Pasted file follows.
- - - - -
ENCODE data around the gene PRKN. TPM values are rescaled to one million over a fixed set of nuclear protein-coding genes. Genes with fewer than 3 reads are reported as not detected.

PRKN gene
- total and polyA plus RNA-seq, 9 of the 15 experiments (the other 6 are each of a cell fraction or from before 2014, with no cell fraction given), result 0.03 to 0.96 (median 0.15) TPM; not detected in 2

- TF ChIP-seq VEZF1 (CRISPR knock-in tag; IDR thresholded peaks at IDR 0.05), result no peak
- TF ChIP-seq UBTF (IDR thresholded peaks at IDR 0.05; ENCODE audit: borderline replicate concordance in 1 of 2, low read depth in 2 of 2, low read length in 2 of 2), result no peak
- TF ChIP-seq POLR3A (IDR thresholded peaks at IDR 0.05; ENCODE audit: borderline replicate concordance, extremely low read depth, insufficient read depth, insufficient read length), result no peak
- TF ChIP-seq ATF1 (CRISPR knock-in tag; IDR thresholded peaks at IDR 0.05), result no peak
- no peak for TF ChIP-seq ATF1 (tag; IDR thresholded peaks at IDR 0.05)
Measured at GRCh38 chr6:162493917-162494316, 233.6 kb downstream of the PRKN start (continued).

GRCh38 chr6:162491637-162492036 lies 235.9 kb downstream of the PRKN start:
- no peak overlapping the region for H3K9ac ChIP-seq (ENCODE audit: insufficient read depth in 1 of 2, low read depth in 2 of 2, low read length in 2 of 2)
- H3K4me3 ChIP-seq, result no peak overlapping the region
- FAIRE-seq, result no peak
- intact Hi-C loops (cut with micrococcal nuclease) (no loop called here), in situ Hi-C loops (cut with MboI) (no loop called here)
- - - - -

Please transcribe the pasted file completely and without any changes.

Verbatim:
ENCODE data around the gene PRKN. TPM values are rescaled to one million over a fixed set of nuclear protein-coding genes. Genes with fewer than 3 reads are reported as not detected.

PRKN gene
- total and polyA plus RNA-seq, 9 of the 15 experiments (the other 6 are each of a cell fraction or from before 2014, with no cell fraction given), result 0.03 to 0.96 (median 0.15) TPM; not detected in 2

- TF ChIP-seq VEZF1 (CRISPR knock-in tag; IDR thresholded peaks at IDR 0.05), result no peak
- TF ChIP-seq UBTF (IDR thresholded peaks at IDR 0.05; ENCODE audit: borderline replicate concordance in 1 of 2, low read depth in 2 of 2, low read length in 2 of 2), result no peak
- TF ChIP-seq POLR3A (IDR thresholded peaks at IDR 0.05; ENCODE audit: borderline replicate concordance, extremely low read depth, insufficient read depth, insufficient read length), result no peak
- TF ChIP-seq ATF1 (CRISPR knock-in tag; IDR thresholded peaks at IDR 0.05), result no peak
- no peak for TF ChIP-seq ATF1 (tag; IDR thresholded peaks at IDR 0.05)
Measured at GRCh38 chr6:162493917-162494316, 233.6 kb downstream of the PRKN start (continued).

GRCh38 chr6:162491637-162492036 lies 235.9 kb downstream of the PRKN start:
- no peak overlapping the region for H3K9ac ChIP-seq (ENCODE audit: insufficient read depth in 1 of 2, low read depth in 2 of 2, low read length in 2 of 2)
- H3K4me3 ChIP-seq, result no peak overlapping the region
- FAIRE-seq, result no peak
- intact Hi-C loops (cut with micrococcal nuclease) (no loop called here), in situ Hi-C loops (cut with MboI) (no loop called here)